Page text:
September 9, 2008
"The Will of the People" prevailed in bitter election of 1800
Colonial Williamsburg’s 2008 – 2009 Electronic Field Trip series launches Oct. 16 with “The Will of the People,” a timely premiere for this year’s election season. The presidential election of 1800, one of the most bitter in U.S. history, is part of a surprising lesson for a 21st-century student. Thomas Jefferson explains how negative campaigning, partisan politics and contested elections have been part of our political system since the early days of the republic.
“We’ve got this notion today that it wasn’t until after the founding generation that things got nasty in American politics, but American politics has been nasty since the very beginning of our country, and the election of 1800 proves it,” said Bill White, Colonial Williamsburg’s executive producer and director of education program development. “Lies, half-truths, rumors, demonstrations and violence dominated that contest, and then as now, the ugliness was generated not by the candidates, but mostly by their surrogates.”
The men we now refer to as our Founding Fathers were not loved and respected by all their fellow citizens. “The Will of the People” explains that issues of military spending, the power of the federal government, taxation and the deficit were front and center 200 years ago, just as they are today. And, the disagreements of the citizens were at least as lively as they are today.
“The Will of the People” is the first of seven Electronic Field Trips broadcast one Thursday each month from October through April at 10 a.m. and 1 p.m. Eastern time on participating PBS stations and cable channels across the country. Targeted to grades 4 – 8, the distance learning programs span a broad range of historical subjects about people, issues and events from colonial times to the present day.
Each Electronic Field Trip is supported with lesson plans, interactive student resources and other materials to help teachers make history exciting and relevant for their students. All materials have been developed by teachers, historians and museum educators and meet state standards for history, technology and literacy. Selected programs also correlate to state science and arts education standards.
Students in participating schools may phone in questions to costumed interpreters and historians during the broadcast on live television. Registered users also may view Electronic Field Trips and use teacher and student resources via the Internet on demand any time.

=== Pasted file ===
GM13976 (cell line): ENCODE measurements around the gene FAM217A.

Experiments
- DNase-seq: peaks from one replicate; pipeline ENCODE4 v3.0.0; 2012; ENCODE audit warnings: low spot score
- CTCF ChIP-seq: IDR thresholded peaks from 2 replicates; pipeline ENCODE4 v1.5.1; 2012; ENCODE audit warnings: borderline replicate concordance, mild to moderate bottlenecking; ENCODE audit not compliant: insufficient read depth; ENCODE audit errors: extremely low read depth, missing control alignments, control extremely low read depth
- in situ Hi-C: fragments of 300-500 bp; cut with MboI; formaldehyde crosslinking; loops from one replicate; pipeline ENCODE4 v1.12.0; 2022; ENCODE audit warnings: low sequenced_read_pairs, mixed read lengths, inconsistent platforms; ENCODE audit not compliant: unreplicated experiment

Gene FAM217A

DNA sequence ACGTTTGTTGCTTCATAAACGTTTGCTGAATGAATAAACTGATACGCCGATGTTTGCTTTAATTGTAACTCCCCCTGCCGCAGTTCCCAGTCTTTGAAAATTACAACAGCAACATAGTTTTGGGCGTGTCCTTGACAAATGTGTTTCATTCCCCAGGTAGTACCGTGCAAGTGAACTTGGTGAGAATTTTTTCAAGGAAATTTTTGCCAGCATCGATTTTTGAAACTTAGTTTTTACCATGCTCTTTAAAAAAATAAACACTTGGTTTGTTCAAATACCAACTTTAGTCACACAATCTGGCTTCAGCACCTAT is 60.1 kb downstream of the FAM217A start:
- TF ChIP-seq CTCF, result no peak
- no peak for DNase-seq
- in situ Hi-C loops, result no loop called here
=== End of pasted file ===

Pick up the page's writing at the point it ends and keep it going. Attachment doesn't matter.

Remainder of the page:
The remaining 2008-2009 Electronic Field Trips are as follows:
As the nation’s leading educational resource for early American history, Colonial Williamsburg uses the Internet and live interactive television broadcasts to bring American history to life for more than one million students and four million other viewers each year. For more information or to register for the Electronic Field Trip series, visit www.history.org/trips, call 1-800-761-8331 or e-mail EFTSupport@cwf.org.
Established in 1926, the Colonial Williamsburg Foundation is the not-for-profit educational institution that preserves and operates the restored 18th-century Revolutionary capital of Virginia as a town-sized living history museum, telling the inspirational stories of our nation’s founding men and women. Within the restored and reconstructed buildings, historic interpreters, attired as colonial men and women from slaves to shopkeepers to soldiers, relate stories of colonial Virginia society and culture – stories of our journey to become Americans – while historic trades people research, demonstrate and preserve the 18th-century world of work and industry. As Colonial Williamsburg interprets life in the time of the American Revolution for its guests, it also invites them to interact with history. “Revolutionary City®” – a dramatic live street theater presentation – is a 2008 Rand McNally Best-of-the-Road™ Editor’s Pick. Williamsburg is located in Virginia’s Tidewater region, 20 minutes from Newport News, within an hour’s drive of Richmond and Norfolk, and 150 miles south of Washington, D.C., off Interstate 64. For more information about Colonial Williamsburg, call 1-800-HISTORY or visit Colonial Williamsburg’s Web site at www.history.org.